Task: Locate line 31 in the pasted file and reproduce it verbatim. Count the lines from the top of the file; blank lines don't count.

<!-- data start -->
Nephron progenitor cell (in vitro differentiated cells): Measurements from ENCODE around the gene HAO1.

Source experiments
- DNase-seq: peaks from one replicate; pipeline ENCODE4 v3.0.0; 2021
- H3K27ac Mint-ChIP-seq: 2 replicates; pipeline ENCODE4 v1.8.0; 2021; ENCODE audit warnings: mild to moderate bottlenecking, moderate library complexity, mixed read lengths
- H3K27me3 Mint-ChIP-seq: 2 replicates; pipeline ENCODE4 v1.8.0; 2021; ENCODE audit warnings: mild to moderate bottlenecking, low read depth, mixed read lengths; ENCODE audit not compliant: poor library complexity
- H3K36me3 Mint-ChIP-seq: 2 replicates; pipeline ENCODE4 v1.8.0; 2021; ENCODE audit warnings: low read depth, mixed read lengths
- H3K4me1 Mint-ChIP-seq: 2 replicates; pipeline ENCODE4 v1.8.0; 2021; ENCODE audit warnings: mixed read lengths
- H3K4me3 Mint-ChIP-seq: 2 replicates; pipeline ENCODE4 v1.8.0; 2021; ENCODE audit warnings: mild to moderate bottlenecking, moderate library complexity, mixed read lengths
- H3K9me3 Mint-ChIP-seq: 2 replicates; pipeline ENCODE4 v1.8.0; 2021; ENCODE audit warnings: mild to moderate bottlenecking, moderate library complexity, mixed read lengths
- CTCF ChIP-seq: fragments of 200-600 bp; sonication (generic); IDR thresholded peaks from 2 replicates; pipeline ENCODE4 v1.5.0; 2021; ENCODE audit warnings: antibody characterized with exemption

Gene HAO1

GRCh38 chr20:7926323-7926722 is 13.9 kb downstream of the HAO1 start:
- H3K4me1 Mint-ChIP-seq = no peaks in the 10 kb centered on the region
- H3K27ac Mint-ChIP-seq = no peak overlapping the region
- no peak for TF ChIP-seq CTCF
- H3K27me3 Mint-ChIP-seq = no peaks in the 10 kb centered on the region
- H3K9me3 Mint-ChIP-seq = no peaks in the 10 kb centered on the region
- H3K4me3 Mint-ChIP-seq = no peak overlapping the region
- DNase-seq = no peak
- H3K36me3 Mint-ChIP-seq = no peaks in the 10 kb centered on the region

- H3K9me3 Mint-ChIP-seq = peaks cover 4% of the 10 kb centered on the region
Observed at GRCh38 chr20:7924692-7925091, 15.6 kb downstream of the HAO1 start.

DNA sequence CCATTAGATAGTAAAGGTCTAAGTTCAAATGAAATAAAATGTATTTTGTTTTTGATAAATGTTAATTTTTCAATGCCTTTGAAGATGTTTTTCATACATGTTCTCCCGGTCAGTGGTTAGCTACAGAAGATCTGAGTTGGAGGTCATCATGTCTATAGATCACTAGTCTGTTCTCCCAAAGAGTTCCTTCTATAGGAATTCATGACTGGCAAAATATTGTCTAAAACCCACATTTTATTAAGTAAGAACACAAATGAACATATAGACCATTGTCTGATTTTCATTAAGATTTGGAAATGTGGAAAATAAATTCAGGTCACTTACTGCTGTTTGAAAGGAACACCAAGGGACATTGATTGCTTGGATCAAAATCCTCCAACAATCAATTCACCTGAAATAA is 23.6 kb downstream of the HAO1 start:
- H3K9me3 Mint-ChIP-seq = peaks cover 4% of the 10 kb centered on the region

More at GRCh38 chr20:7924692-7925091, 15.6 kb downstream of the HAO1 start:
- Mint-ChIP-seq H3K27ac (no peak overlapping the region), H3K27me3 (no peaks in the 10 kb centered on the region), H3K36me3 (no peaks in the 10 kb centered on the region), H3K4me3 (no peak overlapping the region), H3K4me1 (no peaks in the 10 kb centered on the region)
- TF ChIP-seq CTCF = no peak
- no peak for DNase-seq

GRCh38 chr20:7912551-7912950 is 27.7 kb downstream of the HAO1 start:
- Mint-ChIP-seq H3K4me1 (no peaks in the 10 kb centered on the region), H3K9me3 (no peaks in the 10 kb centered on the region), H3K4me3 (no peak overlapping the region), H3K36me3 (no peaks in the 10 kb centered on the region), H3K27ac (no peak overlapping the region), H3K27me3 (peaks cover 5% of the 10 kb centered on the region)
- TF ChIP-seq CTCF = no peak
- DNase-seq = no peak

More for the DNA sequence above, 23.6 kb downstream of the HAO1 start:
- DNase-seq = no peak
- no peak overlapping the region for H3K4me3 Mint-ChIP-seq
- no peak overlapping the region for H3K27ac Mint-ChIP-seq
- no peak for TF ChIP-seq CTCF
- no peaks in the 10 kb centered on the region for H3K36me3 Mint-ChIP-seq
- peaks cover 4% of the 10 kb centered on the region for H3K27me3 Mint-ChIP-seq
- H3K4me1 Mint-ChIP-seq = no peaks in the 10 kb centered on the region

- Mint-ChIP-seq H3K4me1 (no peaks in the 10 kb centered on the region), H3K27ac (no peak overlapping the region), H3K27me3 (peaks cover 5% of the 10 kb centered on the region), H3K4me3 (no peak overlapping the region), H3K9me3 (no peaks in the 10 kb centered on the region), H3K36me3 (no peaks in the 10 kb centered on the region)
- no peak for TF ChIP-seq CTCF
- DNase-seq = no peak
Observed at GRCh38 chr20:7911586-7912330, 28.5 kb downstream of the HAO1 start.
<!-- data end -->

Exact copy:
- TF ChIP-seq CTCF = no peak